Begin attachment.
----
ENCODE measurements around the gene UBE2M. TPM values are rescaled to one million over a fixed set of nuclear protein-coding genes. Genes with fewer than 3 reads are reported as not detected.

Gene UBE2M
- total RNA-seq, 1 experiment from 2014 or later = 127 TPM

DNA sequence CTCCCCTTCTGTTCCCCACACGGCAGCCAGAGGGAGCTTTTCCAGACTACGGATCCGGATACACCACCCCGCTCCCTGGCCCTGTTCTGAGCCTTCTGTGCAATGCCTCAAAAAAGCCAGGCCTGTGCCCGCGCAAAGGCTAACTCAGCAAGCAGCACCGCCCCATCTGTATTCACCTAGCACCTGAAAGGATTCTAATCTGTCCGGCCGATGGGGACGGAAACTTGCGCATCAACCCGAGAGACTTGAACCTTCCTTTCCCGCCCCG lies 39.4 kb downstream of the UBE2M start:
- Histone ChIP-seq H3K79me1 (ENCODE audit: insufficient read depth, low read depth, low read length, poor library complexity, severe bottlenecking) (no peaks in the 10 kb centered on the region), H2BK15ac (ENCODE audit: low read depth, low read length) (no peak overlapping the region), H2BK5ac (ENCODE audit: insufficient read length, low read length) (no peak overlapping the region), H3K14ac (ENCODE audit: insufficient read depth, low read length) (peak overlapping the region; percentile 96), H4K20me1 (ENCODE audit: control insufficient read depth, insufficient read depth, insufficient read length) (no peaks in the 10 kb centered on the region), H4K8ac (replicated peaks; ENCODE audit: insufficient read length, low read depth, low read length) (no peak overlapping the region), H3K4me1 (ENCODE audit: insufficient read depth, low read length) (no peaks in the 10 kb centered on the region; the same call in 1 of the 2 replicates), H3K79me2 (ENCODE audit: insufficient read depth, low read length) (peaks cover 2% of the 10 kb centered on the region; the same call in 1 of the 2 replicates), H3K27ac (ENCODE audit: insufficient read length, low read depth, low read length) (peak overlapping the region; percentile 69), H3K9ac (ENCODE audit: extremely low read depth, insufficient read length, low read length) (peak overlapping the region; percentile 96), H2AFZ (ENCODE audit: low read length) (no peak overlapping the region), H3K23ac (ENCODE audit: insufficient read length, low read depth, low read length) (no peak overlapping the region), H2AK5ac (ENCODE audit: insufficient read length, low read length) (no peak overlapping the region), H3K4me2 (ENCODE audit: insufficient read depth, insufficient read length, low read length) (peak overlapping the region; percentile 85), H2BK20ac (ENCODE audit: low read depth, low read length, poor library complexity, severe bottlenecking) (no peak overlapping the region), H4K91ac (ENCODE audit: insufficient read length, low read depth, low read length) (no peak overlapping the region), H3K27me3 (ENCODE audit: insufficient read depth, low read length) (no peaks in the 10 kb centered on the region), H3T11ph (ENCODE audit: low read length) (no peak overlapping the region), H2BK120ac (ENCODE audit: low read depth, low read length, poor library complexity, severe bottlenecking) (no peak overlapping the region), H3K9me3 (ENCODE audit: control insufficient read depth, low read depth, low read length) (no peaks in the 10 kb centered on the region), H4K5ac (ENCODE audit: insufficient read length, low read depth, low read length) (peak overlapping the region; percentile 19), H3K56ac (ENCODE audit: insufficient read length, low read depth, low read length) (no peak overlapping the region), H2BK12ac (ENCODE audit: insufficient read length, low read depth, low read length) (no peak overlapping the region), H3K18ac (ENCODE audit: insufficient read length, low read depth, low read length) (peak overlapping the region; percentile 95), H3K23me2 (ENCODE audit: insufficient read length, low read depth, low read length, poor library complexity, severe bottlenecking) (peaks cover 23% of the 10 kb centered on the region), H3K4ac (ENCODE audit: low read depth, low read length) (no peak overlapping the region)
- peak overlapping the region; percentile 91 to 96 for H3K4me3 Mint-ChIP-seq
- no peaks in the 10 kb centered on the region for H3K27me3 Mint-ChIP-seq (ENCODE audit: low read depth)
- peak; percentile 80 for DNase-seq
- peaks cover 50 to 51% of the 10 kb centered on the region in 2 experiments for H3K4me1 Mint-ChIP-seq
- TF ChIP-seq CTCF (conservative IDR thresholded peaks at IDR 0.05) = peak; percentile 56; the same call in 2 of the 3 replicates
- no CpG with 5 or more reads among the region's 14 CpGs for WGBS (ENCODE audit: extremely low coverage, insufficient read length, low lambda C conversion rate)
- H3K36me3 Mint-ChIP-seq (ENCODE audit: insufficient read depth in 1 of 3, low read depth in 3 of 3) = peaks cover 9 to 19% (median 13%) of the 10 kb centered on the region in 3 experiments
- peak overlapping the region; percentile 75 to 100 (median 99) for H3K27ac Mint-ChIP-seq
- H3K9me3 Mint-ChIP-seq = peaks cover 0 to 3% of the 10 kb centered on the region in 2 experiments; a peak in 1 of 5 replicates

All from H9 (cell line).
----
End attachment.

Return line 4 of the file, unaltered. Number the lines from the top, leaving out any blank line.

DNA sequence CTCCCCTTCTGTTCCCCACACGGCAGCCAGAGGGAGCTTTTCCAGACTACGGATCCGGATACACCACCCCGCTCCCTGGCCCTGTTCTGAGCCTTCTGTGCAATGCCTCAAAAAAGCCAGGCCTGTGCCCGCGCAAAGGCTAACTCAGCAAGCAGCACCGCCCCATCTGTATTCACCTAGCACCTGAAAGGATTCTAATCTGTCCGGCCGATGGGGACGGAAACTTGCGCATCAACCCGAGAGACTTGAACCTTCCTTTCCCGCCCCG lies 39.4 kb downstream of the UBE2M start: